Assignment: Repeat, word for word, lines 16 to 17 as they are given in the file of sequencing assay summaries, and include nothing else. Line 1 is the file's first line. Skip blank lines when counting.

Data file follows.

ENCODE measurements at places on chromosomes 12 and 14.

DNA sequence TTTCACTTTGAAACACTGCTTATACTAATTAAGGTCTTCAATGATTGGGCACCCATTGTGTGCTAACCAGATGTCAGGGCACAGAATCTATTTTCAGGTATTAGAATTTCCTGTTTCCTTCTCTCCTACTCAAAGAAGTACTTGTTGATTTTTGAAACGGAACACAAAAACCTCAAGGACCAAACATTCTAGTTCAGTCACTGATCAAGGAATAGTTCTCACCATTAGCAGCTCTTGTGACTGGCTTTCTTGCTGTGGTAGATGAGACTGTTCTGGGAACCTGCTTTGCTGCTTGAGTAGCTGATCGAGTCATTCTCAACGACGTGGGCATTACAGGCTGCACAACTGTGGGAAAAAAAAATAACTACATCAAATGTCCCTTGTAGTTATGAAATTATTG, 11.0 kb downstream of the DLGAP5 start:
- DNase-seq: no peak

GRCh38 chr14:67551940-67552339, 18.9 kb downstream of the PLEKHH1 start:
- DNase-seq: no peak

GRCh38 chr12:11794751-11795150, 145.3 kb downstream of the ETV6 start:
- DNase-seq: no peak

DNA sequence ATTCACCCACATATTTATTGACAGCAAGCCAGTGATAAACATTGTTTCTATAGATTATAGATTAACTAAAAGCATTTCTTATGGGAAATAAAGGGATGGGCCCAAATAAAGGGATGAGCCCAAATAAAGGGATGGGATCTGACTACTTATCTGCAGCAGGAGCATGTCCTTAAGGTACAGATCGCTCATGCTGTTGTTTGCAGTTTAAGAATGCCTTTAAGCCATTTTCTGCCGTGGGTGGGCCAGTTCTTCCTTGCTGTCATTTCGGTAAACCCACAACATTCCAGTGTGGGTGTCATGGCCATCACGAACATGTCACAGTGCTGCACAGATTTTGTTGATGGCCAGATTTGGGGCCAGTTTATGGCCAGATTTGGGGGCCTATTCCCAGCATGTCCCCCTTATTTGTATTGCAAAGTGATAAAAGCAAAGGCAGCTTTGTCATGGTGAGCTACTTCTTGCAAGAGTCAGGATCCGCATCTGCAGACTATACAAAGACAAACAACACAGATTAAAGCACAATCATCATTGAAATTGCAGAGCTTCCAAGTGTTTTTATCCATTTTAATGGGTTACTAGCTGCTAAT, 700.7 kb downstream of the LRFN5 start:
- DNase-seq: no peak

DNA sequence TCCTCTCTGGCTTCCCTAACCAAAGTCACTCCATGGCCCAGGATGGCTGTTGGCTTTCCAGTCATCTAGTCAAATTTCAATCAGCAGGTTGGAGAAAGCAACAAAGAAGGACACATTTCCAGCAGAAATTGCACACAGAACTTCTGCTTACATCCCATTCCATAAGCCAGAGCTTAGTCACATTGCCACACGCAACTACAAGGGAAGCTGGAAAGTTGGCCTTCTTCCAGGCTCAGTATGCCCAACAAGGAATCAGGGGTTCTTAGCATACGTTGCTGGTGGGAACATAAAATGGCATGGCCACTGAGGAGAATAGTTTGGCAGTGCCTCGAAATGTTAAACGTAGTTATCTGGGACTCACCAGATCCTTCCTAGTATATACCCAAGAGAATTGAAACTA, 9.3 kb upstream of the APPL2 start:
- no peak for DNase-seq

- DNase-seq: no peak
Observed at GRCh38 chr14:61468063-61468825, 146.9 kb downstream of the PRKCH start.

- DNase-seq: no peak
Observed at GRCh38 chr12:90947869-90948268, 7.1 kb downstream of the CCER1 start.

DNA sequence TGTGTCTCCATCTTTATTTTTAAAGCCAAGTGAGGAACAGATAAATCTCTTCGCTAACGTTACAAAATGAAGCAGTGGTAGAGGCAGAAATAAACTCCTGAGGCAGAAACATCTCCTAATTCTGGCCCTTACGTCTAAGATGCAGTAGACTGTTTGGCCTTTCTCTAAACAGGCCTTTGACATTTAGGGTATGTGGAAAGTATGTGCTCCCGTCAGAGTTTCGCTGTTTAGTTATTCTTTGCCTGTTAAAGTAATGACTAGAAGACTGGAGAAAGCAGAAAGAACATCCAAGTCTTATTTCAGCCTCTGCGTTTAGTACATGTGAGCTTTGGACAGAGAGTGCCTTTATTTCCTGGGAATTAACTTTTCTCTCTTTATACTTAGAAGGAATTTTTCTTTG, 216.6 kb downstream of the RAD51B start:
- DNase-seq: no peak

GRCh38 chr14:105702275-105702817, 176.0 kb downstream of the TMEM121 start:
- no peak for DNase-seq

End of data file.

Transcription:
DNA sequence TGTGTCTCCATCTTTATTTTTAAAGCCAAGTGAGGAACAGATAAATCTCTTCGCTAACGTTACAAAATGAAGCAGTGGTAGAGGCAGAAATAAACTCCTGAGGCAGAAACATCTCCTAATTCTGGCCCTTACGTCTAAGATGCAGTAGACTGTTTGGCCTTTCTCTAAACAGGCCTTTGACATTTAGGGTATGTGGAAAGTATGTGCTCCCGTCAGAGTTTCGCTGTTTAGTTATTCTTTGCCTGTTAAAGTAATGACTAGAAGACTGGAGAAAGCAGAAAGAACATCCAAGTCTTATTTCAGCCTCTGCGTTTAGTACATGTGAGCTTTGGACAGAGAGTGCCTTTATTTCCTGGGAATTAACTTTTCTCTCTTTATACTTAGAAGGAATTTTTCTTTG, 216.6 kb downstream of the RAD51B start:
- DNase-seq: no peak